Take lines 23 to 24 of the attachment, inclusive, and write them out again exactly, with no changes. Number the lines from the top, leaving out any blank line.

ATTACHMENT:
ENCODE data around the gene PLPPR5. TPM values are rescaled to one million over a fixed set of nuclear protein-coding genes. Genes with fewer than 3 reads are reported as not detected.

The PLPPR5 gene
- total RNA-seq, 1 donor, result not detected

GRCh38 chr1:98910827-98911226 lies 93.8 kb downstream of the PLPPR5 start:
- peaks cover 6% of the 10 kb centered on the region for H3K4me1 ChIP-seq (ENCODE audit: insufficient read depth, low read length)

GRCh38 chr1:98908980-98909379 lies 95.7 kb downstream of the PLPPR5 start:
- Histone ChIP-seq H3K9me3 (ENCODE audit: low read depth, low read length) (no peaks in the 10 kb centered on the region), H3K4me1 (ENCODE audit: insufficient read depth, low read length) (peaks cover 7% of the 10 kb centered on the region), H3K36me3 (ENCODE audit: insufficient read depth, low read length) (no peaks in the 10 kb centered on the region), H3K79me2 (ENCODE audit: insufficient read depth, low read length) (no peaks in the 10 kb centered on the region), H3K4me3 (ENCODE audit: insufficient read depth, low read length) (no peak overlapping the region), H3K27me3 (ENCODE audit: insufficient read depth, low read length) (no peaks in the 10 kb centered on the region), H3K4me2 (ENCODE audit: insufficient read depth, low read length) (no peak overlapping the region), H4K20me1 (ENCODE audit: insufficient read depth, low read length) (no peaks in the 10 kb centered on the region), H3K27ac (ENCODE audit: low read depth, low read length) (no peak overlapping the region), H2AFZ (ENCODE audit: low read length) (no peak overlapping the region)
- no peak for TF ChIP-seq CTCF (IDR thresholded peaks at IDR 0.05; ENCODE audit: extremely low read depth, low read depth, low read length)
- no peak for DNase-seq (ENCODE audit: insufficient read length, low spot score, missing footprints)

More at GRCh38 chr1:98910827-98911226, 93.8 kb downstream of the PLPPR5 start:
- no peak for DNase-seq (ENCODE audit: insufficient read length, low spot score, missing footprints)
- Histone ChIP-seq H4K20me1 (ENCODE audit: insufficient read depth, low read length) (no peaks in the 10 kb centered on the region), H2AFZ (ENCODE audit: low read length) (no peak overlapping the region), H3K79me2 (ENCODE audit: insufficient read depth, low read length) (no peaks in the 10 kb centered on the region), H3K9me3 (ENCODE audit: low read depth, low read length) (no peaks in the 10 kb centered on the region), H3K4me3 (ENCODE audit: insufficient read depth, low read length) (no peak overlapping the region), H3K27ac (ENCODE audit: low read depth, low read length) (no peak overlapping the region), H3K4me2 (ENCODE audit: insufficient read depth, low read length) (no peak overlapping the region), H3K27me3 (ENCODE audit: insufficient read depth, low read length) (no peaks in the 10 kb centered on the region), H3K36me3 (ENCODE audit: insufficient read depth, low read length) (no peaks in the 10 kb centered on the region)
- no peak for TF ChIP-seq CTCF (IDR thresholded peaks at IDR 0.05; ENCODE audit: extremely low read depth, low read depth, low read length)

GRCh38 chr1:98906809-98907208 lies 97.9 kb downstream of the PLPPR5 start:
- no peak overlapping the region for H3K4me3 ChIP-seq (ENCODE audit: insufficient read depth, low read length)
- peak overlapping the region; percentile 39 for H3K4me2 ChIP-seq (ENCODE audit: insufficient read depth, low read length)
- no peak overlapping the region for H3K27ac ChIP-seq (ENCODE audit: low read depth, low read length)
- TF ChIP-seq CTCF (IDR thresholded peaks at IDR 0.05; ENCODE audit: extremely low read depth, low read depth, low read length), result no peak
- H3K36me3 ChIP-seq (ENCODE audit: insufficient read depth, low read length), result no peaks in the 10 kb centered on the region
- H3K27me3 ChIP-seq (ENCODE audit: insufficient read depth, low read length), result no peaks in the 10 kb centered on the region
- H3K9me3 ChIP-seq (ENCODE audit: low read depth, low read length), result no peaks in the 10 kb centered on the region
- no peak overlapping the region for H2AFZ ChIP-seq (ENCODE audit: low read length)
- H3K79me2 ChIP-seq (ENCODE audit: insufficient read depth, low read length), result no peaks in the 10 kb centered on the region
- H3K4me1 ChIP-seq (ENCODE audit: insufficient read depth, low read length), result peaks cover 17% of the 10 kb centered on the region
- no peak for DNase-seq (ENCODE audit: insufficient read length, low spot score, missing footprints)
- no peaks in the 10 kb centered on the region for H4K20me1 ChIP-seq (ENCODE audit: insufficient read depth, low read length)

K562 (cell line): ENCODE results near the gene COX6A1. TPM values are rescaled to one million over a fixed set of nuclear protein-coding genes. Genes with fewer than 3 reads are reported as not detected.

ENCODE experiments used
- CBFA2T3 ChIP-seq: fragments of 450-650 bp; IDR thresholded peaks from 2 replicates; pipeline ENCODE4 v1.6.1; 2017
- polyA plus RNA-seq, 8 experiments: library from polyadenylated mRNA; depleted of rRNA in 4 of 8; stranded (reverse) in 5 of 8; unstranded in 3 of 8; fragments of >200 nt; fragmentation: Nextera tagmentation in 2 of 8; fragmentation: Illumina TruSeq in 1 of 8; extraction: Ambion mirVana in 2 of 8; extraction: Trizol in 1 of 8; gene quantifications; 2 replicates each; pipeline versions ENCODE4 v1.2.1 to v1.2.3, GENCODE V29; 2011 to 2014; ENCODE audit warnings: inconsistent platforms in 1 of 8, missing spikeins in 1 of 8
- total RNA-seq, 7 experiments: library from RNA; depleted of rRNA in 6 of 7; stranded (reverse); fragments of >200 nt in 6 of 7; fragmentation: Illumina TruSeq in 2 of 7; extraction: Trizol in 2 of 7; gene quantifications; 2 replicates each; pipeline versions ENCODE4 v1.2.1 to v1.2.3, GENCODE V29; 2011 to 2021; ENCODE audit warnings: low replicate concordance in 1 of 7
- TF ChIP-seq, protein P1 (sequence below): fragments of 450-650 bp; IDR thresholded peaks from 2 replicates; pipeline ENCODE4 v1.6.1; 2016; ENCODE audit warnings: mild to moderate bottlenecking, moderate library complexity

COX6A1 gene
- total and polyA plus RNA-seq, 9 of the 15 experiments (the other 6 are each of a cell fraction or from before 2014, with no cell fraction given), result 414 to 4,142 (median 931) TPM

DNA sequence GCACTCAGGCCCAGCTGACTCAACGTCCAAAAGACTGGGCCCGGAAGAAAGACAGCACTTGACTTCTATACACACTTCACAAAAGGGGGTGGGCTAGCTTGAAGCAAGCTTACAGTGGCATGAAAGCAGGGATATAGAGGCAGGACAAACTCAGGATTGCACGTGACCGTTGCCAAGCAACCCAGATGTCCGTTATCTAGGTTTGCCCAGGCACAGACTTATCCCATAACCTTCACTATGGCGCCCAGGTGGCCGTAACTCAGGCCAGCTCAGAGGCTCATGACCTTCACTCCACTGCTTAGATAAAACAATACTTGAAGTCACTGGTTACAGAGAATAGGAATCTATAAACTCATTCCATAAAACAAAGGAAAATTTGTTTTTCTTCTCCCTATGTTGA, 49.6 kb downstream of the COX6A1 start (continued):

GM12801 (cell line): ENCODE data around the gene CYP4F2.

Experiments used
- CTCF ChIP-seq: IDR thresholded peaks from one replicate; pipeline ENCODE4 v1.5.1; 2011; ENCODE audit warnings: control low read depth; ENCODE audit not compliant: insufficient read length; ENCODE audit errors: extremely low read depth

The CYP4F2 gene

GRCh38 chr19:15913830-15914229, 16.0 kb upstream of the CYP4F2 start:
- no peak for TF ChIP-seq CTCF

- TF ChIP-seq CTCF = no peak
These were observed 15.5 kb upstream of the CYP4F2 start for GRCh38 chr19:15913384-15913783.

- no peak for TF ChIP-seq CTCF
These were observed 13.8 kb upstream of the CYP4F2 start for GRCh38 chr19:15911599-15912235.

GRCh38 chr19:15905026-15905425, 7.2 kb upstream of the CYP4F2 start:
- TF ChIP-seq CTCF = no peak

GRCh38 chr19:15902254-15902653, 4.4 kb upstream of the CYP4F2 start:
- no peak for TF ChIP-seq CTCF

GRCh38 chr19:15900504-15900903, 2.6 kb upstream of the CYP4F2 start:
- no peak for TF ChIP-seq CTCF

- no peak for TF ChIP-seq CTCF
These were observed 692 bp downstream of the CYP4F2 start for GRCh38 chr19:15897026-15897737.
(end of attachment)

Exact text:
- H3K79me2 ChIP-seq (ENCODE audit: insufficient read depth, low read length), result no peaks in the 10 kb centered on the region
- H3K4me1 ChIP-seq (ENCODE audit: insufficient read depth, low read length), result peaks cover 17% of the 10 kb centered on the region